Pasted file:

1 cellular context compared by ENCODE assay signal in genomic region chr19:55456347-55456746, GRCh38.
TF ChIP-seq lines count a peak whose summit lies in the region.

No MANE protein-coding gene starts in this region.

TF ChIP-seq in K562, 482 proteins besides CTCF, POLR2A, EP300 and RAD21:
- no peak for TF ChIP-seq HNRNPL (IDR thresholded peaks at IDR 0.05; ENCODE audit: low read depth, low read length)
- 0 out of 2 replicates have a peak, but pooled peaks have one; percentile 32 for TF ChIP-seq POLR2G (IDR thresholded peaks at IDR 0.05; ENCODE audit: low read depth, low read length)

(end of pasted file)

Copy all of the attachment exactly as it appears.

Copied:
1 cellular context compared by ENCODE assay signal in genomic region chr19:55456347-55456746, GRCh38.
TF ChIP-seq lines count a peak whose summit lies in the region.

No MANE protein-coding gene starts in this region.

TF ChIP-seq in K562, 482 proteins besides CTCF, POLR2A, EP300 and RAD21:
- no peak for TF ChIP-seq HNRNPL (IDR thresholded peaks at IDR 0.05; ENCODE audit: low read depth, low read length)
- 0 out of 2 replicates have a peak, but pooled peaks have one; percentile 32 for TF ChIP-seq POLR2G (IDR thresholded peaks at IDR 0.05; ENCODE audit: low read depth, low read length)